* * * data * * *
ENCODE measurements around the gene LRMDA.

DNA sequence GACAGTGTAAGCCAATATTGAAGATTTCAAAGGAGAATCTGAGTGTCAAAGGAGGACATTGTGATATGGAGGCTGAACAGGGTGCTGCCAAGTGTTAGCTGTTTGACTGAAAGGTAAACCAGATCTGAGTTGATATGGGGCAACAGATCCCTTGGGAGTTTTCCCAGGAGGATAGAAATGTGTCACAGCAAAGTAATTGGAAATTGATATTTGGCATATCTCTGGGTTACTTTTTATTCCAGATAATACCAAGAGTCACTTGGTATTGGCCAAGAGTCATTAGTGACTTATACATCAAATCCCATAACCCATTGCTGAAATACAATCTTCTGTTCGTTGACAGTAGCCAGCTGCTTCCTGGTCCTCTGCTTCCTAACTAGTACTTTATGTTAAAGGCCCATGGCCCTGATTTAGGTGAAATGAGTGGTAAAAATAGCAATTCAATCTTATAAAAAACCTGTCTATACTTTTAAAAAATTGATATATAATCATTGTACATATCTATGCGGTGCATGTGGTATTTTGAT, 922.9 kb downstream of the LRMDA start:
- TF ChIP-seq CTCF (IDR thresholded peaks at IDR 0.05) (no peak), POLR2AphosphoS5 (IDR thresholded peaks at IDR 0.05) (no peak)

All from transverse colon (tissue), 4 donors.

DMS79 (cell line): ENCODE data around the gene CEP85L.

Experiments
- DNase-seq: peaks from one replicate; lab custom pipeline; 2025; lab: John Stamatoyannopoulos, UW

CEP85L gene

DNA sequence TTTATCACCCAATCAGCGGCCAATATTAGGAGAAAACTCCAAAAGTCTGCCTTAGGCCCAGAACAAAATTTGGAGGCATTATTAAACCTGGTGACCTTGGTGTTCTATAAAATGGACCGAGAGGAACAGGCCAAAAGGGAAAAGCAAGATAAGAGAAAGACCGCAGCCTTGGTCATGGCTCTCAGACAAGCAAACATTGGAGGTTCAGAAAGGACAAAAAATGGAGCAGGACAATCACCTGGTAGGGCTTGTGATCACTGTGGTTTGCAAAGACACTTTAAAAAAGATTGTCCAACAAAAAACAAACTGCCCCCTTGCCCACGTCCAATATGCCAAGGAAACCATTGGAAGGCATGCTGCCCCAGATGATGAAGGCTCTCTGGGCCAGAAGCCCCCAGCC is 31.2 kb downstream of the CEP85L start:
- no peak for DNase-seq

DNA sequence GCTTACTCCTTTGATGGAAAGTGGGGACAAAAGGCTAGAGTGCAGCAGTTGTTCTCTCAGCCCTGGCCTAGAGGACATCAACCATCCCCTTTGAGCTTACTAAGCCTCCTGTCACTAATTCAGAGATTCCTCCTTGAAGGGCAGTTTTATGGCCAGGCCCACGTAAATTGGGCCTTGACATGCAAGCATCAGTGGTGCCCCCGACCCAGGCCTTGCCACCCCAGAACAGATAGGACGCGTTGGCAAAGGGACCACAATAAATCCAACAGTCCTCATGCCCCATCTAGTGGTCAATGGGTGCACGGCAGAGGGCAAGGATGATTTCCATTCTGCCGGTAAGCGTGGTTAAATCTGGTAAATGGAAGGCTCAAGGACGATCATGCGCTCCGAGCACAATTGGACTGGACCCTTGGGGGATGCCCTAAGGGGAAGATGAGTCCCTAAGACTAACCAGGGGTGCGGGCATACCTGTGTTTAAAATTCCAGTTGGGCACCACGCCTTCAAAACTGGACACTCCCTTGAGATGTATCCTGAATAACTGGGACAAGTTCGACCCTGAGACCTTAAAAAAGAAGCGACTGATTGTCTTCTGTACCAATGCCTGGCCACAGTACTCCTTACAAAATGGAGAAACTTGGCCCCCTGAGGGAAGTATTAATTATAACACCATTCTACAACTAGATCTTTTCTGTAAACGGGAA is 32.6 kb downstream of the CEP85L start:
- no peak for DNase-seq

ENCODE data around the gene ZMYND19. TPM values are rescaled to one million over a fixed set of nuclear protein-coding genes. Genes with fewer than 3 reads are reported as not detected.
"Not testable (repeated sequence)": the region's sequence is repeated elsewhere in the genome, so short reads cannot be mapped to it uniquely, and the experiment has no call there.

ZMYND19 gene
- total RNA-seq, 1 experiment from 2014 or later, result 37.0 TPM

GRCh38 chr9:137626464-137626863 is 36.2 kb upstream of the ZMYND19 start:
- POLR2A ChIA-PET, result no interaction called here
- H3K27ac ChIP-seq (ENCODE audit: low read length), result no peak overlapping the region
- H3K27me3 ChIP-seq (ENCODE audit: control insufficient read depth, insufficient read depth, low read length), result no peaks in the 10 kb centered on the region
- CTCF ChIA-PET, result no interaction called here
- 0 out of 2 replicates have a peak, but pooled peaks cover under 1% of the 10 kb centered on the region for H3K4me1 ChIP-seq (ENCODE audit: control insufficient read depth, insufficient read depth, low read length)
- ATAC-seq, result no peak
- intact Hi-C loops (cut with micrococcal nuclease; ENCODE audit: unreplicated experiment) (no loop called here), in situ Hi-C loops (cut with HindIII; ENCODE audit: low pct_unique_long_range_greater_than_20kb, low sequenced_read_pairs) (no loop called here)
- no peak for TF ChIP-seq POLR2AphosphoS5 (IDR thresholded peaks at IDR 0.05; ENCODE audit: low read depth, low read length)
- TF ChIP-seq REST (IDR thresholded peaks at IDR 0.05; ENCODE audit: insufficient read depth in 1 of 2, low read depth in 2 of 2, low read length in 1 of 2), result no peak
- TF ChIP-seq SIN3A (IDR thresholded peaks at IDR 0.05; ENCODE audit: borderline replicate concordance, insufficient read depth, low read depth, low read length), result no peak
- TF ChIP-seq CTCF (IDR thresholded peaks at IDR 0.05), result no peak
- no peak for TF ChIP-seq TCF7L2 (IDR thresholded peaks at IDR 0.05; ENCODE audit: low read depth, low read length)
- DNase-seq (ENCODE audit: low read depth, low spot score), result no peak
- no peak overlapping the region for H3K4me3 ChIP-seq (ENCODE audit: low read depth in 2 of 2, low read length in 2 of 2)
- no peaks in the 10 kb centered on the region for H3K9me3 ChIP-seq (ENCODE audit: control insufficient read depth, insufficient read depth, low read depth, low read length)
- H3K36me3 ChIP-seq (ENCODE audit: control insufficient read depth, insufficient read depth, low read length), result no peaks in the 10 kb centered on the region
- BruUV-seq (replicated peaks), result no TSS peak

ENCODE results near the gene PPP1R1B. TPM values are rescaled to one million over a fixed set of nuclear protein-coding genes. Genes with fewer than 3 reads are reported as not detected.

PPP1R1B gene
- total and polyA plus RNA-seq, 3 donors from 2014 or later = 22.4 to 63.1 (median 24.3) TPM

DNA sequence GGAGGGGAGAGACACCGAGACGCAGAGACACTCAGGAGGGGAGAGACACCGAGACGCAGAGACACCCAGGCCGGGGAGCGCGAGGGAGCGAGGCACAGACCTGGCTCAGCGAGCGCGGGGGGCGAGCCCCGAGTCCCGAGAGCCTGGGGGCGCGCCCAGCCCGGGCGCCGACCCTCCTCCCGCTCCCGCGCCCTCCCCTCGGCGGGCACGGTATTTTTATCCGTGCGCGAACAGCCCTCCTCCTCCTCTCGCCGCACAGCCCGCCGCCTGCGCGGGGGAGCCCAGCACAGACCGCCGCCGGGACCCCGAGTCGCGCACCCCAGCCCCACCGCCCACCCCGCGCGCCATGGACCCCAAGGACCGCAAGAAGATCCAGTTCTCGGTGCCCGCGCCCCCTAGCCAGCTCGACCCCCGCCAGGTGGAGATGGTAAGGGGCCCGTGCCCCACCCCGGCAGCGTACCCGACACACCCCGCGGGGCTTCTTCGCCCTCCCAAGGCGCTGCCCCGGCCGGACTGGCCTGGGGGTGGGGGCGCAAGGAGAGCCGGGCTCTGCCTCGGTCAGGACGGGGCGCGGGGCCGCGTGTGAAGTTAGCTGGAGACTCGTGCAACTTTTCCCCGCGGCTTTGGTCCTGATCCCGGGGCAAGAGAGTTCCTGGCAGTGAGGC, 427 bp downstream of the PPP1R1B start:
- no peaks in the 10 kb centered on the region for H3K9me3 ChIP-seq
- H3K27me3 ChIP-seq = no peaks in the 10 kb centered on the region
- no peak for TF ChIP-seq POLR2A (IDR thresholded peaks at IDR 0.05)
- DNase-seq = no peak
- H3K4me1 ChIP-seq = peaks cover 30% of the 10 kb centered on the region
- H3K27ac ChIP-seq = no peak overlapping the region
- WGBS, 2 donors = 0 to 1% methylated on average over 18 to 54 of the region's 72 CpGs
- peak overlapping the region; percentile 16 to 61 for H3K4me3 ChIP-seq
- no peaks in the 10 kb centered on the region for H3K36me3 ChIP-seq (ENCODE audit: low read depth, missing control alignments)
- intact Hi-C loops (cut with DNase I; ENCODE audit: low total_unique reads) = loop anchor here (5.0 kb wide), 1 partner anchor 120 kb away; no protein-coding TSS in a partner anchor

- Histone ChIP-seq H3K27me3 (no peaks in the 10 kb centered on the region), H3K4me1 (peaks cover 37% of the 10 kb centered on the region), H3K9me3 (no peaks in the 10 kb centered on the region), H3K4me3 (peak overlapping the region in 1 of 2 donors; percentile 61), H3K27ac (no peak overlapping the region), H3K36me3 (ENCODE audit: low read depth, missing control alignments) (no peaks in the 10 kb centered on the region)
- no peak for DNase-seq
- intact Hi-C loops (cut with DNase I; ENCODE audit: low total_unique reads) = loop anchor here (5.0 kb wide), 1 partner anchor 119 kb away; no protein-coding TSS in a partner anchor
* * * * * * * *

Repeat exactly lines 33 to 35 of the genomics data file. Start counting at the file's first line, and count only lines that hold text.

- H3K36me3 ChIP-seq (ENCODE audit: control insufficient read depth, insufficient read depth, low read length), result no peaks in the 10 kb centered on the region
- BruUV-seq (replicated peaks), result no TSS peak

ENCODE results near the gene PPP1R1B. TPM values are rescaled to one million over a fixed set of nuclear protein-coding genes. Genes with fewer than 3 reads are reported as not detected.